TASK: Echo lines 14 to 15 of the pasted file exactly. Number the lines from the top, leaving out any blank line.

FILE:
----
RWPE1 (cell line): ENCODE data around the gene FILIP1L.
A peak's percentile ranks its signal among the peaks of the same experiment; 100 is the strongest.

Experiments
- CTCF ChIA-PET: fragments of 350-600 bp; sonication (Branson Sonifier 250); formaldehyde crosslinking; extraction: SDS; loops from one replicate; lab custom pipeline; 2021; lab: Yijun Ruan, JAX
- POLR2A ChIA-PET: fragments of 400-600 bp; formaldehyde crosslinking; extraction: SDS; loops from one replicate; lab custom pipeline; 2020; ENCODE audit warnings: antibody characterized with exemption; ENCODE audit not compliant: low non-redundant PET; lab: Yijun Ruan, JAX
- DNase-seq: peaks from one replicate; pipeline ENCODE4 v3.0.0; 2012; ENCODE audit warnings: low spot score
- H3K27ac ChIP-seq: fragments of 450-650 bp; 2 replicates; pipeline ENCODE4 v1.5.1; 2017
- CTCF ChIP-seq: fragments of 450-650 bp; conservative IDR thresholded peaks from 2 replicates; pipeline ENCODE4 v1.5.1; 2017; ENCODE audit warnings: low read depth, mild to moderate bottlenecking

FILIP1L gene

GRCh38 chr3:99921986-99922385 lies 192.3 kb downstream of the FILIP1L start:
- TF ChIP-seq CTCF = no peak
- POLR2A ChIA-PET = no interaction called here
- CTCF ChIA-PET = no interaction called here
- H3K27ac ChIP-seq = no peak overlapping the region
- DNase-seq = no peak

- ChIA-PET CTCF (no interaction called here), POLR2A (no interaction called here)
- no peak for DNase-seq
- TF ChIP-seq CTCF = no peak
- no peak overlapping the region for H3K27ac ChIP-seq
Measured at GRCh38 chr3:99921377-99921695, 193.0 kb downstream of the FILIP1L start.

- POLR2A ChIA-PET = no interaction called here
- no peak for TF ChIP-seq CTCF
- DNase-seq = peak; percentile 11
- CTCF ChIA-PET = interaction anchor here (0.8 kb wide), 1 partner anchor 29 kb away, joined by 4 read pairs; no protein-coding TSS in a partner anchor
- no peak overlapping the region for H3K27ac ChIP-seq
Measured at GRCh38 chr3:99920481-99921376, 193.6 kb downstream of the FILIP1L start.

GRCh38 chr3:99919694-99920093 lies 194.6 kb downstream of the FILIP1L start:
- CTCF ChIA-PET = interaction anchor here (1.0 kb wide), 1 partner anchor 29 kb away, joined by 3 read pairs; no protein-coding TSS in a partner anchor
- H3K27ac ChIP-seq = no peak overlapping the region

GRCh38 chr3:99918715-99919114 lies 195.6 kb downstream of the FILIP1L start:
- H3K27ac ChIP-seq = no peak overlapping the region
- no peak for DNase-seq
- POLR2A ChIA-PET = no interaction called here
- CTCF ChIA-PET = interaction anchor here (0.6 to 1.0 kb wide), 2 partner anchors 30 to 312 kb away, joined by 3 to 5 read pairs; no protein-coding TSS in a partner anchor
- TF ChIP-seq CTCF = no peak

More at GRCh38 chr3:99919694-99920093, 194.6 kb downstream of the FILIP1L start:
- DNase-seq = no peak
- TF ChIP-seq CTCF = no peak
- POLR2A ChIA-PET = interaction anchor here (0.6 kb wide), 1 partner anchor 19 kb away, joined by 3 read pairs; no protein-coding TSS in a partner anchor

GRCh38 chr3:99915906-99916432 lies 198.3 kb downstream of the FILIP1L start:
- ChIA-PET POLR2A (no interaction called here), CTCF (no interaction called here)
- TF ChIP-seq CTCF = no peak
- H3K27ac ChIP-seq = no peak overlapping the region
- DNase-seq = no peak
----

- H3K27ac ChIP-seq = no peak overlapping the region
- DNase-seq = no peak